Almost everyone’s names are changed, as are some nationalities. The Ruritanian country of Rhaetia retains its name, but its emperor is now Leopold rather than Maximilian. And Princess Virginia adds some American blood to Sylvia’s mix of English and German. Things are a little more up to date — it’s a different English monarch that provides the heroine and her mother with a home, and there’s a sprinking of automobiles in Virginia that aren’t present in Sylvia. The dialog is a little snappier (as Jenn pointed out), and there are places where the plot has been smoothed over a little, making it seem less as if A.M. Williamson made it up as she went along. If you’re going to read one of these, Virginia is better, but again: same book. Read the rest of this entry ?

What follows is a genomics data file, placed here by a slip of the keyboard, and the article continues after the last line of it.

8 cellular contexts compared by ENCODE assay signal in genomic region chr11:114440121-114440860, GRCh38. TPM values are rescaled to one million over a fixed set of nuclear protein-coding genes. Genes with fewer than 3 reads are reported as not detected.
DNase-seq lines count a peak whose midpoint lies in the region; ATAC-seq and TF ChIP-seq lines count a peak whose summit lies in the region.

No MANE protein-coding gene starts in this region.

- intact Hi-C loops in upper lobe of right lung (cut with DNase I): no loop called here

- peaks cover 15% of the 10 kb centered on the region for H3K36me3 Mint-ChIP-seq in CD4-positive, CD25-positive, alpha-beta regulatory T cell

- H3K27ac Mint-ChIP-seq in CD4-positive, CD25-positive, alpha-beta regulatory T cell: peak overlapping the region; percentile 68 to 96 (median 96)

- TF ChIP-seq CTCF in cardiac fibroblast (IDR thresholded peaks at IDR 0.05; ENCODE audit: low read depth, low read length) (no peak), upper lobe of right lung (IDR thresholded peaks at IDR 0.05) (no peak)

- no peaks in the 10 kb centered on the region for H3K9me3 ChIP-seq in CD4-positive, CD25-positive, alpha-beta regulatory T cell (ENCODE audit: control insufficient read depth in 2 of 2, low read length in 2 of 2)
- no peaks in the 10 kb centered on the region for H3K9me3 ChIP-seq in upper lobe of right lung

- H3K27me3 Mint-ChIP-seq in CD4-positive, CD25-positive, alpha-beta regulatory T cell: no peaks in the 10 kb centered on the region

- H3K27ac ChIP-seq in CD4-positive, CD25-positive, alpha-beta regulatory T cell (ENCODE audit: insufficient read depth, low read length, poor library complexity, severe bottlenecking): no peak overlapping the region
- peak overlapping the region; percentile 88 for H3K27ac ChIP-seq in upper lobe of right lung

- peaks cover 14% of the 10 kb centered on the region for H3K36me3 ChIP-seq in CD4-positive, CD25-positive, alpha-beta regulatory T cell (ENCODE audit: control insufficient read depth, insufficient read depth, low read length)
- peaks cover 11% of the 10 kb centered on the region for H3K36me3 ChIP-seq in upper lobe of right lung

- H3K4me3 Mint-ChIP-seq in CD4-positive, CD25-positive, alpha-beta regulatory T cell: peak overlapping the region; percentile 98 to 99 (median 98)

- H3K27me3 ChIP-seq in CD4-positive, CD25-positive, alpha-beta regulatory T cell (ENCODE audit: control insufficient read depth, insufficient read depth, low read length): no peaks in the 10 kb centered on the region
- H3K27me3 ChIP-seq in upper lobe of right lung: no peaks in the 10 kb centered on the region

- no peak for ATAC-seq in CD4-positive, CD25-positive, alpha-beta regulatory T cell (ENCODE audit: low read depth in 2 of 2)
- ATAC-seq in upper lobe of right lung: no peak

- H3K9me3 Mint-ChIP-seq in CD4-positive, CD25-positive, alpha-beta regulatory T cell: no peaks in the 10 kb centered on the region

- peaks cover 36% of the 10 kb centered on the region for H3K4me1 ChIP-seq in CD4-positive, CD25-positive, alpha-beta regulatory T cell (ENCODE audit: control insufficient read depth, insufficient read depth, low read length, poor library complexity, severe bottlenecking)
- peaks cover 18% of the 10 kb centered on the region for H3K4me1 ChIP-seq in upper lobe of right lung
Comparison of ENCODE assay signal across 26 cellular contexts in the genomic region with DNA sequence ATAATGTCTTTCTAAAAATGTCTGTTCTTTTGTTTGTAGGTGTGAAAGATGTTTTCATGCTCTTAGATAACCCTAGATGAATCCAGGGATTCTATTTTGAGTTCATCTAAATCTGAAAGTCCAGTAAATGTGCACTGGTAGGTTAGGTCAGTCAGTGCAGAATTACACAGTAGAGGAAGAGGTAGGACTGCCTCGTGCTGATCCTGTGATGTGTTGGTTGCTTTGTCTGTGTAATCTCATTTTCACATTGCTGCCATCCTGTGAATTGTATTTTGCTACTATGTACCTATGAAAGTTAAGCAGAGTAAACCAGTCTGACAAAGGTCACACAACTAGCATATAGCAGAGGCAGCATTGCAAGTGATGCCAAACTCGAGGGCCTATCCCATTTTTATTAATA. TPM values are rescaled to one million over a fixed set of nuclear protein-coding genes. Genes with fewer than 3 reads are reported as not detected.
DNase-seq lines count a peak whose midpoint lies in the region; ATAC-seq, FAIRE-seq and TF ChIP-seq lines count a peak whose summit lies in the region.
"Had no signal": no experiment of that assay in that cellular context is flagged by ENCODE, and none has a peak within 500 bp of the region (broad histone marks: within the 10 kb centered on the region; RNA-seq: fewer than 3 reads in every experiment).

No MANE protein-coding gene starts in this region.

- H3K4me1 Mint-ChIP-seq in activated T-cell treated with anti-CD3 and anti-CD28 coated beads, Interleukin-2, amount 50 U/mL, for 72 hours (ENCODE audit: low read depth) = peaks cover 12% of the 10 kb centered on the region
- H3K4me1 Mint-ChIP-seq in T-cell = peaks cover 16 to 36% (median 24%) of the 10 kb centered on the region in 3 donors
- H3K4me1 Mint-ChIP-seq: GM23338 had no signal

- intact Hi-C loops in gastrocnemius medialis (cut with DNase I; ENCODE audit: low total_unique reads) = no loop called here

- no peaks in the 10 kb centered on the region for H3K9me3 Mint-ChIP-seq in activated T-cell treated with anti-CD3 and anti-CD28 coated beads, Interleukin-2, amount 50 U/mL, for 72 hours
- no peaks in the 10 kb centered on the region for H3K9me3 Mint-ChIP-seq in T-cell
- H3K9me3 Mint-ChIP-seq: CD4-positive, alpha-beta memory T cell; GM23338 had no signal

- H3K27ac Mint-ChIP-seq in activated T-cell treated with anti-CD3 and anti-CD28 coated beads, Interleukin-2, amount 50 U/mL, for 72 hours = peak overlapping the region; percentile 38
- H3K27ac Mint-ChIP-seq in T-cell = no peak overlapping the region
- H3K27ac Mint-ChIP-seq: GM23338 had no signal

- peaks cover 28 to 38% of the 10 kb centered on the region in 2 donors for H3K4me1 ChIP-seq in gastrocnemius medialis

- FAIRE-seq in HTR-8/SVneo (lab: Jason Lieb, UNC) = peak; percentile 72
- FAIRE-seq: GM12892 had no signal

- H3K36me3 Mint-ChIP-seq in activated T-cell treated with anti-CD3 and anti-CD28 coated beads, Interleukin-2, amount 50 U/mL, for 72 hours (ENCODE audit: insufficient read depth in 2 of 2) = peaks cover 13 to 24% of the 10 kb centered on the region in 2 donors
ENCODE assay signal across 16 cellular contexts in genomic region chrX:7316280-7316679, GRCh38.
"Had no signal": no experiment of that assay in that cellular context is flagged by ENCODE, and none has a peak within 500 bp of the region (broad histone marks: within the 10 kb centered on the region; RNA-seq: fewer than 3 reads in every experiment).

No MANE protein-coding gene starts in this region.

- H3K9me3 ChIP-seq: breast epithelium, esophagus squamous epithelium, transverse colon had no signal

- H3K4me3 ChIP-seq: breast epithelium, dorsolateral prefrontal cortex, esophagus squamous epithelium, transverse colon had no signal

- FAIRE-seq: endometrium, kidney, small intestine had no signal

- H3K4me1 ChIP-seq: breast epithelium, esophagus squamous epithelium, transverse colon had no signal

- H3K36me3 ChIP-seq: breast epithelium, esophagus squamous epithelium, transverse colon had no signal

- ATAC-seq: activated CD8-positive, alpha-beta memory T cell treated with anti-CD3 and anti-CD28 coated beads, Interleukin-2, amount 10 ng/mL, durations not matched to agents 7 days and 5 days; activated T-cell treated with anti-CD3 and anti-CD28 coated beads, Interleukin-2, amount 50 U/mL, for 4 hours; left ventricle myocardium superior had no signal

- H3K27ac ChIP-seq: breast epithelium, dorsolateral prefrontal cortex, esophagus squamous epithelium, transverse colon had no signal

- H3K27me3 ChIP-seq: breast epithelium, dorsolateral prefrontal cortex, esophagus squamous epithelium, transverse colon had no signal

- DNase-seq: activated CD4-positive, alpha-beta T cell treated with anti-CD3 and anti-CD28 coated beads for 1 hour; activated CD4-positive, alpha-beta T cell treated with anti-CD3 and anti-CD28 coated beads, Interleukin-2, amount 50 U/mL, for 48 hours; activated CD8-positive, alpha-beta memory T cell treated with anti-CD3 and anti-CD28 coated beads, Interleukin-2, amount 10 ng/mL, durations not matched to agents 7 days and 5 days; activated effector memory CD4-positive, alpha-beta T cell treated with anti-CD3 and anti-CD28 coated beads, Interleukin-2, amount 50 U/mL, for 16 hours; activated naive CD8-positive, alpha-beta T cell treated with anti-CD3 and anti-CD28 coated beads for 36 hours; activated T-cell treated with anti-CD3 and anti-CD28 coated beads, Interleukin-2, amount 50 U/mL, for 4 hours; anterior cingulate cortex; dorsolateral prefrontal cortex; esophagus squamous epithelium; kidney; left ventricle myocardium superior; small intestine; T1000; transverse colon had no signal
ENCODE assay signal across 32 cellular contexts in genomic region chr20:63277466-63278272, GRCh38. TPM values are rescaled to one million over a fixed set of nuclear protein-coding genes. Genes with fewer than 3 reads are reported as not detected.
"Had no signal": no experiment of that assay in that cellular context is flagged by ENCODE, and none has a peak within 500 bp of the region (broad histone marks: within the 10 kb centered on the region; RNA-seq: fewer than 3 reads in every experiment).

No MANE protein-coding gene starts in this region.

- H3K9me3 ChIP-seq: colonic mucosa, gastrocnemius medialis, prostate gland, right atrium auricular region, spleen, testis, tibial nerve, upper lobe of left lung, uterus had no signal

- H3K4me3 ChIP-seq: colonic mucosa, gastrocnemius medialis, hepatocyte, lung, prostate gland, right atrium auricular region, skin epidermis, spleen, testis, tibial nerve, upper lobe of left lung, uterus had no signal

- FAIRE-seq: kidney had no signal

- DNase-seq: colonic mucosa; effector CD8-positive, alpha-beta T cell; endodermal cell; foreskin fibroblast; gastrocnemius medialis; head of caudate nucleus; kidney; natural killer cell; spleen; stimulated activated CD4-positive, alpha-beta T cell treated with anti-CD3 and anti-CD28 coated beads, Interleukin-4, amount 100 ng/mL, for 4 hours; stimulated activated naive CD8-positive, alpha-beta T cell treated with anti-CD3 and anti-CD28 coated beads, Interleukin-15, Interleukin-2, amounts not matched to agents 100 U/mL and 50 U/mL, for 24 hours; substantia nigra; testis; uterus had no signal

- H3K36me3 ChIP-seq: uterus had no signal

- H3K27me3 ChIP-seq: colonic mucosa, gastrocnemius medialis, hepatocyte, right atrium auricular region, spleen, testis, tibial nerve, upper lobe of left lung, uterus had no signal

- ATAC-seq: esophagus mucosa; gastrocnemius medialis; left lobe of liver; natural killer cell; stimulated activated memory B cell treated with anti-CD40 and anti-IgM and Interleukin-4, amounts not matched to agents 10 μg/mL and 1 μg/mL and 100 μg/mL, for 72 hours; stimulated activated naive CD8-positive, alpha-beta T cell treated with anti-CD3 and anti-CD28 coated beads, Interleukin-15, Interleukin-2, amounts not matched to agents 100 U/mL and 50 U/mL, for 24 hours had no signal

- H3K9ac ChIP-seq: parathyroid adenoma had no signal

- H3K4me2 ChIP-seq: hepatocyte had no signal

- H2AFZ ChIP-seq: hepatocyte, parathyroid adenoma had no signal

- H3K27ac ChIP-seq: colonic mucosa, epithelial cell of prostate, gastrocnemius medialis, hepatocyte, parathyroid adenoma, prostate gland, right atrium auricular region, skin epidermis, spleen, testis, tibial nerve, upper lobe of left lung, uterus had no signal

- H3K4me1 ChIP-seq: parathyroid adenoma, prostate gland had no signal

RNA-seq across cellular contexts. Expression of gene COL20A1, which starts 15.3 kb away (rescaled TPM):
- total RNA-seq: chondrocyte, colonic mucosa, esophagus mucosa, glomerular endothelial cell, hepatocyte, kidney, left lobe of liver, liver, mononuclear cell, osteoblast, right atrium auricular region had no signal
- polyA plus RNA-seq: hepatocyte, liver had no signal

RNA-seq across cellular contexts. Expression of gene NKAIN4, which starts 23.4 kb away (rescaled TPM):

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The Mystery

April 23, 2013

Halfway through The Mystery, by Samuel Hopkins Adams and Stewart Edward White, I decided that I definitely was not going to review it. But now that I’m done, I kind of feel like I have to. It’s just so weird. At least, it seemed weird do me, but I’m not really in the habit of reading slightly sci-fi pirate-y horror stories, so. Read the rest of this entry ?

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The Girl Who Had Nothing

March 31, 2013

I know I’ve said before that no one ever should have let Alice Williamson publish without Charlie, but I think I’ve changed my mind. I’m still not a fan of To M.L.G., and Shay says that The Adventure of Princess Sylvia isn’t so good either, but I just finished The Girl Who Had Nothing and I’m really glad it exists. (For what it’s worth, while this book is credited solely to Mrs. C.N.Williamson, it was published while he was alive.) This book, though. It’s like a cross between Miss Cayley’s Adventures and The Career of Katherine Bush, and it’s not as good as either of those, but that just means that it’s not as good as the beginning of Miss Cayley or everything but the end of Katherine Bush. It’s better than the less good parts of both of those. Read the rest of this entry ?